Romney's Convictions

Posted: Feb 01, 2008 5:48 PM
Today's Wall Street Journal features an editorial that hits the nail on the head, regarding the two bad choices conservatives are now being asked to make:
John McCain's difficulties in selling himself to GOP voters reflect his many liberal lurches over the years -- from taxes to free speech, prescription drugs and global warming cap and trade. Republicans have a pretty good sense of where he might betray them. Yet few doubt that on other issues -- national security, spending -- Mr. McCain will stick to his principles no matter the opinion polls. If Mr. Romney loses to Senator McCain, the cause will be his failure to persuade voters that he has any convictions at all.
Without a doubt, John McCain is a flawed candidate.  But the fact that McCain is winning, implies that Mitt Romney has failed to persuade voters that he is, in fact, honestly a conservative. 

The Republican field was pretty weak, let's be honest.  John McCain fought his way back into this race, but my gut tells me he could not have pulled off this miracle comeback had he faced a real-life conservative candidate who could convince conservatives that he didn't become conservative for political purposes.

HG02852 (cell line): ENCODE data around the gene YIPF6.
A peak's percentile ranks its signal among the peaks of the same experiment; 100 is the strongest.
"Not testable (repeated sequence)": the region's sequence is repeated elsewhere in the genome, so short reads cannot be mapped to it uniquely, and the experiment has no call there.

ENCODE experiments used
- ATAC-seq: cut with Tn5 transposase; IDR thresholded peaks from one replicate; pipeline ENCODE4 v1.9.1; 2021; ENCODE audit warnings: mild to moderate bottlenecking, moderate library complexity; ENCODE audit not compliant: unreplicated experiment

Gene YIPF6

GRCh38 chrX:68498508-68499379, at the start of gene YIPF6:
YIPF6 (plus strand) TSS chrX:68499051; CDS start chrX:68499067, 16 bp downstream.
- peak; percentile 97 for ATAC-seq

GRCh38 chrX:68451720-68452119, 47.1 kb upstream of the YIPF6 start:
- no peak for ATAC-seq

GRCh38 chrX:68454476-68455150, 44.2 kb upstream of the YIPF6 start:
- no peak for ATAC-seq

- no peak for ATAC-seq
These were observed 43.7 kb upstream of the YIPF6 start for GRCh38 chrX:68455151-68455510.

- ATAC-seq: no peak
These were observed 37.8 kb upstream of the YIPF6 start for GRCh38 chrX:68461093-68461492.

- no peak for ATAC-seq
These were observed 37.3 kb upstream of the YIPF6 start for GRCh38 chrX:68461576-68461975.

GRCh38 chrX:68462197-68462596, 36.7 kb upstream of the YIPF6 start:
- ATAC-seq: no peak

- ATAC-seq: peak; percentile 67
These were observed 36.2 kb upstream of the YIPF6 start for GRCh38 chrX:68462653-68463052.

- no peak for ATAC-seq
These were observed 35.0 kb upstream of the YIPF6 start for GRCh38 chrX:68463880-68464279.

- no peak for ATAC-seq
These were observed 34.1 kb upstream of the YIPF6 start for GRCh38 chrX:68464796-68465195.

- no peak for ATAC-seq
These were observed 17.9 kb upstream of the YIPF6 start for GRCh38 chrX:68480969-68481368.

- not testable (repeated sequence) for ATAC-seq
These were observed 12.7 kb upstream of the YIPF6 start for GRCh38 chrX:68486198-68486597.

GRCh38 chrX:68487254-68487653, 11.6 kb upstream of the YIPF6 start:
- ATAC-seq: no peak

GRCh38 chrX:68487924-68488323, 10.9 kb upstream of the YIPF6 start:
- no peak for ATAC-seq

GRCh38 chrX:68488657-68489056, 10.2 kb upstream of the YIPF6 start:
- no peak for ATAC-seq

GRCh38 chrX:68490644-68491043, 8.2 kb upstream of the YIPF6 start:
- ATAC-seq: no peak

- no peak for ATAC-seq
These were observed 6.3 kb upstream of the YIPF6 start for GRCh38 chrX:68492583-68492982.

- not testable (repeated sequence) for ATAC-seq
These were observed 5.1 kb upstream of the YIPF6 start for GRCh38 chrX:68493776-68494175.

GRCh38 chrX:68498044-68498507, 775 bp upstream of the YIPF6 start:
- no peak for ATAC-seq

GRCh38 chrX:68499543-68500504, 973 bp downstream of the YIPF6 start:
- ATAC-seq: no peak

I'm not sure if Mitt Romney is the real deal, or not, but here's my concern (which I think is shared by other conservatives):  It is easy to be a conservative in a Republican Primary -- where the centrifugal nature of primaries rewards candidates for such behavior.  But what happens when one is elected, and quite the opposite is true?

Ronald Reagan knew what he believed in for thirty years.  He read Burke and consulted Buckley and Freedman.  These moorings kept him conservative when it would have been convenient to not be conservative. 

Even if you assume that Mitt Romney's having changed positions on many fundamental policy positions after the age of 50 is, in fact, legitimate -- not enough time has elapsed to ensure those positions have been ingrained in him. 

John McCain is tough and has guts.  But he is clearly wrong on a variety of issues, including campaign finance reform.  Ultimately, though, I think much of McCain's success revolves around the fact that many grassroots conservatives have decided that the devil we know is better than the devil we don't know ...